I recently visited my college for the first time since graduating 20 years ago. It brought back a flood of memories, from the all-day drawing classes to graduating on the lawn and everything in between. One of my earliest college memories happened in one of the few classes I took in an auditorium. Everyone was required to take an introductory class to help us all get on the same page when it came to running a small business as a designer or artist. It was in that class I learned a dog’s food and care can be a tax deduction, provided the dog is proven to be your home’s security system. True story.
That class was also where I first heard the business definition of the word assume. Our instructor told us in business, we must never assume anything. Working for a friend or family member? Doesn’t matter. Use a contract, just like you would with a stranger. It’s because the word assume is really just an acronym for what it causes you to do: make an ASS out of U and ME.
Got it. Loud and clear.
While he shared a few anecdotes to prove why we should never make assumptions in business, over the years I’ve noticed the same is true in pretty much all aspects of life. Let me give you a few of my own examples to help explain.
Have you ever noticed someone driving down the middle of a two-lane road? I have. Plenty of times. Usually, when I see someone like that, I pass a certain judgement on him. (Right off the bat I figure he must be a he, right? Men always think they own the road… ;-)) See what I did there? I assumed something about the driver, and it didn’t stop with just one assumption. I might assume he’d been drinking, or texting, or performing any of a slew of other dangerous activities while driving.
And then I met a guy who works really hard laying pipeline for the gas lines that run all over our country. Before he did that, he fought in the Marines in Fallujah. Over dinner one night, he told my husband and I about the road-side bombs he encountered over there… and how to this day it’s hard for him to stay in his lane while driving down two-lane country roads like those around our home.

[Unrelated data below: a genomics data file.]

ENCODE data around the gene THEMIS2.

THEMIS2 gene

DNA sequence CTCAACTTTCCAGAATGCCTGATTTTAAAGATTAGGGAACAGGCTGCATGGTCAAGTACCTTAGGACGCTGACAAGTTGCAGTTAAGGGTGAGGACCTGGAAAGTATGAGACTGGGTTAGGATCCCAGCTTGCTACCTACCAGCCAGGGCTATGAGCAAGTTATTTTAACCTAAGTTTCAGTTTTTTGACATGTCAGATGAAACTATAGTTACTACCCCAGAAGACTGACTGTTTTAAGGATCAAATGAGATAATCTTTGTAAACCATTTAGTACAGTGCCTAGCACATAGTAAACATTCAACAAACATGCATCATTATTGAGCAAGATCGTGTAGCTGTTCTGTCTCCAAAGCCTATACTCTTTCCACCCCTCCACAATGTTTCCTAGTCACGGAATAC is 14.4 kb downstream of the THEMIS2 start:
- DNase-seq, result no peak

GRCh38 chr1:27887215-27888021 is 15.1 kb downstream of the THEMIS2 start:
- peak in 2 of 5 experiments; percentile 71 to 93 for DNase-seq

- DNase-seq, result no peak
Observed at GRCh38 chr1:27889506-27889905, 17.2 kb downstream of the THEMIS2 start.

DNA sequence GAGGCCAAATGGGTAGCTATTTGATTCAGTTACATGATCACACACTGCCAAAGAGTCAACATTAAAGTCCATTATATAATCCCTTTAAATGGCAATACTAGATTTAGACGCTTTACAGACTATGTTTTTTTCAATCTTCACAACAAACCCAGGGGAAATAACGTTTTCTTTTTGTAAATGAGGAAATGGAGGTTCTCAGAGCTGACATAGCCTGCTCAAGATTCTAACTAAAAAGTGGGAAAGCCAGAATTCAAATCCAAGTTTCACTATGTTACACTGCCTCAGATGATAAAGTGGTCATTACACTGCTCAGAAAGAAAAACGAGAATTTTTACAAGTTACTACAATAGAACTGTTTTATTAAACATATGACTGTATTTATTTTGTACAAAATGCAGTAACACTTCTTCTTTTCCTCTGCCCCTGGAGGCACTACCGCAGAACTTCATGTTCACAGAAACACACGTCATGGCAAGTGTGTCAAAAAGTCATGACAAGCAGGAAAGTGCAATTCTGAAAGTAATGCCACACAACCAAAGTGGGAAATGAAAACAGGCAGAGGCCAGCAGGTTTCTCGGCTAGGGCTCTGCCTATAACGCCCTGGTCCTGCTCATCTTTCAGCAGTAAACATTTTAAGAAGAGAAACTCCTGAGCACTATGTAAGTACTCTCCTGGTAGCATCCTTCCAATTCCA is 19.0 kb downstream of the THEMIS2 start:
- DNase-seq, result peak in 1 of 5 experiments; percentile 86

Easy weight loss
Here’s another one. You notice a coworker has been losing weight. Trying not to let your jealousy show too much, you comment, “Wow, you look really great! I wish I could lose this weight. How’d you do it?” She gives you a sad smile and responds, “I wasn’t trying.” After a few more minutes of conversation, you find out she’s undergone a series of medical tests and is scared at what the doctor’s might find.
ASS.U.ME. bites again.
One more. A group of parents are sitting around a table, meeting for the first time. They are all participating in a small group Bible study and this is the first session. The leader invites each couple to introduce themselves and talk about something God has been teaching them through the process of parenting. One mom of teenagers gets a bit teary as she shares, eventually closing with, “We’re just so grateful for all that God has brought us through. There were days when I honestly didn’t think we’d make it this far…”
Another participant chuckles, “Yeah, we all feel that way at some point, but we all survive.”
“I don’t think you understand,” the mom says. “Our daughter experienced some serious low points over the years… we really didn’t know if she’d make it…”
And do I even need to bring up the latest election and what we’ve all assumed about those who voted differently?
My father-in-law frequently talks about what he considers to be one of the worst sins: judging someone else. I’d like to think I’m pretty open-minded and loving, leaving judgement for the courts and God alone. And yet, I do it every day. It just masquerades as something we think is more acceptable. But when I assume something about you, I’m judging your motives, your feelings, and even your beliefs, which are all impossible for me to understand without being in your shoes—or having enough compassion to put myself there.
In the end, I guess my college professor was right. I really am just making an ASS out of U and ME.
[Going deeper] Is there someone you have been making assumptions about?